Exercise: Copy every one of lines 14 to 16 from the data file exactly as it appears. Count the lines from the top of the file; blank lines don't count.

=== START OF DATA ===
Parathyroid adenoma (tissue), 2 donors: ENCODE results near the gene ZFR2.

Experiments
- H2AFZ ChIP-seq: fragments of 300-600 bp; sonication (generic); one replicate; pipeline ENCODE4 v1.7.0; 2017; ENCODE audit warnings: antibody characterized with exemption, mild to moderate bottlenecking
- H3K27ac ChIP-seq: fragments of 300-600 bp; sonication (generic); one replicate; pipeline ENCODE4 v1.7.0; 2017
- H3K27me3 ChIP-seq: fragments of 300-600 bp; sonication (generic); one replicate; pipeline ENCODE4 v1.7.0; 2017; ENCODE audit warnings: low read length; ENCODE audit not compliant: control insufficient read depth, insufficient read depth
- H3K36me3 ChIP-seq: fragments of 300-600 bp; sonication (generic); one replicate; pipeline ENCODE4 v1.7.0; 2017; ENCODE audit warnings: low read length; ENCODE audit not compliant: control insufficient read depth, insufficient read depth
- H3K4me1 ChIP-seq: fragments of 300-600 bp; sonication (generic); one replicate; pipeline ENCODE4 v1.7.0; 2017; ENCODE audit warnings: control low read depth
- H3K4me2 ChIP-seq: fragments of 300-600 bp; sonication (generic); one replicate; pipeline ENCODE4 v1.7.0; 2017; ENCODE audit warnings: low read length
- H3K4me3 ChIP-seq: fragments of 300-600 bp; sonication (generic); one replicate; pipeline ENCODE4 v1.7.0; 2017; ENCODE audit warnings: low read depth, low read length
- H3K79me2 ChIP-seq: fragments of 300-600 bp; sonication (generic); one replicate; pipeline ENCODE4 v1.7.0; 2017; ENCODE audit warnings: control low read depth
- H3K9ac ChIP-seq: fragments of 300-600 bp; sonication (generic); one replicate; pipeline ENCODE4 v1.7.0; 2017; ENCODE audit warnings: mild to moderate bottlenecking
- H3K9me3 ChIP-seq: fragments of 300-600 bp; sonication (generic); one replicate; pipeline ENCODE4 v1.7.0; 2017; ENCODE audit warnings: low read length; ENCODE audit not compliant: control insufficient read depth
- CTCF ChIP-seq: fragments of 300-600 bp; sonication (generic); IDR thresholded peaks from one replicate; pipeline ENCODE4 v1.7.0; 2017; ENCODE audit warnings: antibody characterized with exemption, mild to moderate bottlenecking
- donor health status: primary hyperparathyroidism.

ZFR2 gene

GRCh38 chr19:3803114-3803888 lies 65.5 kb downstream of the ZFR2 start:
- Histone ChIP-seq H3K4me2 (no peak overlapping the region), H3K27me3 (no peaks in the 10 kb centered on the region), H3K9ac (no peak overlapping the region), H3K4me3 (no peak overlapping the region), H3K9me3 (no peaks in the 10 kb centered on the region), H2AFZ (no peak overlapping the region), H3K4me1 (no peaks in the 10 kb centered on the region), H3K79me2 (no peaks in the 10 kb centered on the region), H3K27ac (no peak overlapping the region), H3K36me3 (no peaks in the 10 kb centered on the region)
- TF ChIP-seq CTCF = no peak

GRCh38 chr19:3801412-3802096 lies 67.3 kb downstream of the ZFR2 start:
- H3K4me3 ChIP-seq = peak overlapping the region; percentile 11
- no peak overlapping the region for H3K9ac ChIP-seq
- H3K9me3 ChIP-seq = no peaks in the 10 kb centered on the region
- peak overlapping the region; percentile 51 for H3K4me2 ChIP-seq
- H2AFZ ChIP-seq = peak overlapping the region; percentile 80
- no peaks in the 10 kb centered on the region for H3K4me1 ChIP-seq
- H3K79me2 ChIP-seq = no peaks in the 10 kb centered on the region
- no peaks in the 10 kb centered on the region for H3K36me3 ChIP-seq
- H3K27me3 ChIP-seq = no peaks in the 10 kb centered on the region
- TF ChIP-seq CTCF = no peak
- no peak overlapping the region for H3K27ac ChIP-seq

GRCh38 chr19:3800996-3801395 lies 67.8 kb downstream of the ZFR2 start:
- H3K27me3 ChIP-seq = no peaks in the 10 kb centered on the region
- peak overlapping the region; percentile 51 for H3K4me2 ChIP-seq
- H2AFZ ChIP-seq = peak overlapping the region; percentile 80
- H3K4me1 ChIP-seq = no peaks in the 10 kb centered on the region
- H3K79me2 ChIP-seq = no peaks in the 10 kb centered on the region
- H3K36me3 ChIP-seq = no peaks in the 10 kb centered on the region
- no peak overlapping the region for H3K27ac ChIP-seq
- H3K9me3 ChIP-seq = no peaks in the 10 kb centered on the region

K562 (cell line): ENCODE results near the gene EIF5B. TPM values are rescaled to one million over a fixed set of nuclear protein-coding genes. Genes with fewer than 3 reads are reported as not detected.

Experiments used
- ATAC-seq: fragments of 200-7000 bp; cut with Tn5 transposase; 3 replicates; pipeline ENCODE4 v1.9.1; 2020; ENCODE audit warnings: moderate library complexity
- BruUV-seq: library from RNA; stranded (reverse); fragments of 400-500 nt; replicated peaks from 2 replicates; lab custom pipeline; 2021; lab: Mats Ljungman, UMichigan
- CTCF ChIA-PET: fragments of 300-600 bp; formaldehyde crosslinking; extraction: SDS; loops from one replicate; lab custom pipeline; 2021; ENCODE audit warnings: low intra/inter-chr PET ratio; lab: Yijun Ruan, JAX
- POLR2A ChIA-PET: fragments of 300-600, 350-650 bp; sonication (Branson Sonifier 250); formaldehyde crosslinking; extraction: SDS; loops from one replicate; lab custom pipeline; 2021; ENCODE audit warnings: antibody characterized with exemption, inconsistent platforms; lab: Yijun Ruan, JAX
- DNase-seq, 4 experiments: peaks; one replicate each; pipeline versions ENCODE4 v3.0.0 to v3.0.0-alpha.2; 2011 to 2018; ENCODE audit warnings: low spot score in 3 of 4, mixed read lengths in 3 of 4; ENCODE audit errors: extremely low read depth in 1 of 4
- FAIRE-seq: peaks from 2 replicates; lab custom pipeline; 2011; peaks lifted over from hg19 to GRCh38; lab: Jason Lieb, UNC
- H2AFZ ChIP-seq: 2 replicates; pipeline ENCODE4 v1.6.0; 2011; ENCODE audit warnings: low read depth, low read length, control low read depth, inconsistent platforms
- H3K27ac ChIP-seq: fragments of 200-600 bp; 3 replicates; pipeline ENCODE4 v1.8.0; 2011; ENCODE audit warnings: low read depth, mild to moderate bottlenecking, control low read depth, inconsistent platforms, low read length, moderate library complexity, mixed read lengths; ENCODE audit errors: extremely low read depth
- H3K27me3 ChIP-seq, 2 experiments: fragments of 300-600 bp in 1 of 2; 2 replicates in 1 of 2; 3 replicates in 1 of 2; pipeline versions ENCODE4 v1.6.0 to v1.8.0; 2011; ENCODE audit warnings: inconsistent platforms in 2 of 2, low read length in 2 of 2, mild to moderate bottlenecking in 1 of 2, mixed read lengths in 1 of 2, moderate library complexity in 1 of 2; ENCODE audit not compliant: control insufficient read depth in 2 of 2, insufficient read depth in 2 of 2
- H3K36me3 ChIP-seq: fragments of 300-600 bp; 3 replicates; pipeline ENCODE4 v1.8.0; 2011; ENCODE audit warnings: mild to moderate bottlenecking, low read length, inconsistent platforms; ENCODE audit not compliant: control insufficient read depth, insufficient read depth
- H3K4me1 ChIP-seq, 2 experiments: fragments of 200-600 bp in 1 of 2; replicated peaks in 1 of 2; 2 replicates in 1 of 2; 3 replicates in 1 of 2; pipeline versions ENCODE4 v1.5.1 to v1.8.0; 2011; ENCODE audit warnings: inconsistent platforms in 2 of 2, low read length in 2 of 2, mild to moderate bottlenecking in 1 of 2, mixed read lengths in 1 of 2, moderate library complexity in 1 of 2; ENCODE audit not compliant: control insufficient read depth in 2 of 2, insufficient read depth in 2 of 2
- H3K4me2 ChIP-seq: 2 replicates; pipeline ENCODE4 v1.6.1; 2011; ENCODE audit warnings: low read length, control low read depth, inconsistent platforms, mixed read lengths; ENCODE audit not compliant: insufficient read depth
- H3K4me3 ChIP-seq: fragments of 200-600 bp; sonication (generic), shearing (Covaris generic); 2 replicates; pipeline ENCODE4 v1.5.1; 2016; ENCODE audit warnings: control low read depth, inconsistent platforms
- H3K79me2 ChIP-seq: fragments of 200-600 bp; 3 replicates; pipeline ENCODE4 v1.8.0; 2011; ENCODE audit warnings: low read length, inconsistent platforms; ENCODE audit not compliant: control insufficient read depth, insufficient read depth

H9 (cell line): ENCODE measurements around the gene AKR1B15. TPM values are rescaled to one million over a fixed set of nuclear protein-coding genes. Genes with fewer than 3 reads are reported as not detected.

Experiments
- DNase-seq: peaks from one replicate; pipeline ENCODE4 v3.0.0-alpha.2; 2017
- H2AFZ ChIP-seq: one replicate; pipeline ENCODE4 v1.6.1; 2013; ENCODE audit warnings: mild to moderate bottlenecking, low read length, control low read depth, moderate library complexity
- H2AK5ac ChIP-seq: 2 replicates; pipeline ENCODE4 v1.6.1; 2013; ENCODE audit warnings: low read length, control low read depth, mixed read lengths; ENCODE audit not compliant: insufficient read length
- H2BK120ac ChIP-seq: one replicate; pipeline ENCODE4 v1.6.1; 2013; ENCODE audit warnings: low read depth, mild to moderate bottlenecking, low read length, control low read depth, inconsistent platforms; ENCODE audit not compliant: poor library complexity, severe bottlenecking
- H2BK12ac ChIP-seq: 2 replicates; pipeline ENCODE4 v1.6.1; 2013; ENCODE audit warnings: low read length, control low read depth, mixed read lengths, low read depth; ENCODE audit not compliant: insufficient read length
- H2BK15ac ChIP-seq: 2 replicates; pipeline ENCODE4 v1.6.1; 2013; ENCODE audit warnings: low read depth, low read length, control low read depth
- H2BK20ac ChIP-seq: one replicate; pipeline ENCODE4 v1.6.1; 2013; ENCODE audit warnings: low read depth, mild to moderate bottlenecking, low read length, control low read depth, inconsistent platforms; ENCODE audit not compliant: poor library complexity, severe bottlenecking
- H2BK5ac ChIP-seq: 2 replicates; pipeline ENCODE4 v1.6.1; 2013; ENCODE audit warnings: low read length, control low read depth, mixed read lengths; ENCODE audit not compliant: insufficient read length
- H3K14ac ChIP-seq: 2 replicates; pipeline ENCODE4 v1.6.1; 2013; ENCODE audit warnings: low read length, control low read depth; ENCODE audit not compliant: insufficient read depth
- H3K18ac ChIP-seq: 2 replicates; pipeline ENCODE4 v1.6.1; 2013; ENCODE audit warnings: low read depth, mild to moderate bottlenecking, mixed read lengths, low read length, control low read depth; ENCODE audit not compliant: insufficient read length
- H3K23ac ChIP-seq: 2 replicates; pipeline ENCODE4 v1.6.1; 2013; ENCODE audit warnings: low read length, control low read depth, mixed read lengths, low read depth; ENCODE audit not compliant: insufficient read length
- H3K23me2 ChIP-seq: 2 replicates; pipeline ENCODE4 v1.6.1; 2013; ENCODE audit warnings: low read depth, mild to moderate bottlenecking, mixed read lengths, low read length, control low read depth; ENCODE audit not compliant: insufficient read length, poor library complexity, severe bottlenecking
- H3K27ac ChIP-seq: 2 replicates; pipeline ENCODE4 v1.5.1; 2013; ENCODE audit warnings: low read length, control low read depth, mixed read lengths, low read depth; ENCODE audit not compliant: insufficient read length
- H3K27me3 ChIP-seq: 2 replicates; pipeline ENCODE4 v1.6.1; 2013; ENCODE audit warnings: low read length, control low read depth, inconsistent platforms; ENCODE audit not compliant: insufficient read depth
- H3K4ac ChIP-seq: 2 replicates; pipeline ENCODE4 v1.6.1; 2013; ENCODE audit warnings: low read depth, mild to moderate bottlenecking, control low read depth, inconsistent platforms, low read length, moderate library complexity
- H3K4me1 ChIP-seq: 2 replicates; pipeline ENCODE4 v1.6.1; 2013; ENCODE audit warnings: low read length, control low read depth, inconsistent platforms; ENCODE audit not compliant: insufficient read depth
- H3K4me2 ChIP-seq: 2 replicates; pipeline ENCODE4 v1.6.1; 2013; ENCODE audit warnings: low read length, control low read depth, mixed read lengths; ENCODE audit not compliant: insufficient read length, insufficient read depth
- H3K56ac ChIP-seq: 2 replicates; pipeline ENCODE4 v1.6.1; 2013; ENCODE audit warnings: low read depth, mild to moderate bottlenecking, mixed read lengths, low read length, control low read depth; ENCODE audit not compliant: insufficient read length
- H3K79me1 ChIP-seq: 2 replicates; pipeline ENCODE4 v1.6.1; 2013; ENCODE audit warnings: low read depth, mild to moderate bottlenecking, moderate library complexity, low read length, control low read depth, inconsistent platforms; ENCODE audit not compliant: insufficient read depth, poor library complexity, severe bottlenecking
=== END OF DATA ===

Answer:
- donor health status: primary hyperparathyroidism.

ZFR2 gene

GRCh38 chr19:3803114-3803888 lies 65.5 kb downstream of the ZFR2 start: